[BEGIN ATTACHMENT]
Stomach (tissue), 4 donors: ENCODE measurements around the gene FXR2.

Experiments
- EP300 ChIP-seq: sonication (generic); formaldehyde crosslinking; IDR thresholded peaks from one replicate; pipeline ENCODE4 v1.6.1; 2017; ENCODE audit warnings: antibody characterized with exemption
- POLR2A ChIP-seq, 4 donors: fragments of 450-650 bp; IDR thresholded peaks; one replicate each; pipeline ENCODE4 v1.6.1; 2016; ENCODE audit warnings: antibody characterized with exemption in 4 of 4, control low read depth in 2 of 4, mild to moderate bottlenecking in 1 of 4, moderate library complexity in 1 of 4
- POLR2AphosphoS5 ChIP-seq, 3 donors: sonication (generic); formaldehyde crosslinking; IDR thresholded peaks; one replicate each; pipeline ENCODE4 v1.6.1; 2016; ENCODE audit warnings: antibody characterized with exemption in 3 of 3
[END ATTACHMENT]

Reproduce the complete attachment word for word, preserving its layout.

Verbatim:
Stomach (tissue), 4 donors: ENCODE measurements around the gene FXR2.

Experiments
- EP300 ChIP-seq: sonication (generic); formaldehyde crosslinking; IDR thresholded peaks from one replicate; pipeline ENCODE4 v1.6.1; 2017; ENCODE audit warnings: antibody characterized with exemption
- POLR2A ChIP-seq, 4 donors: fragments of 450-650 bp; IDR thresholded peaks; one replicate each; pipeline ENCODE4 v1.6.1; 2016; ENCODE audit warnings: antibody characterized with exemption in 4 of 4, control low read depth in 2 of 4, mild to moderate bottlenecking in 1 of 4, moderate library complexity in 1 of 4
- POLR2AphosphoS5 ChIP-seq, 3 donors: sonication (generic); formaldehyde crosslinking; IDR thresholded peaks; one replicate each; pipeline ENCODE4 v1.6.1; 2016; ENCODE audit warnings: antibody characterized with exemption in 3 of 3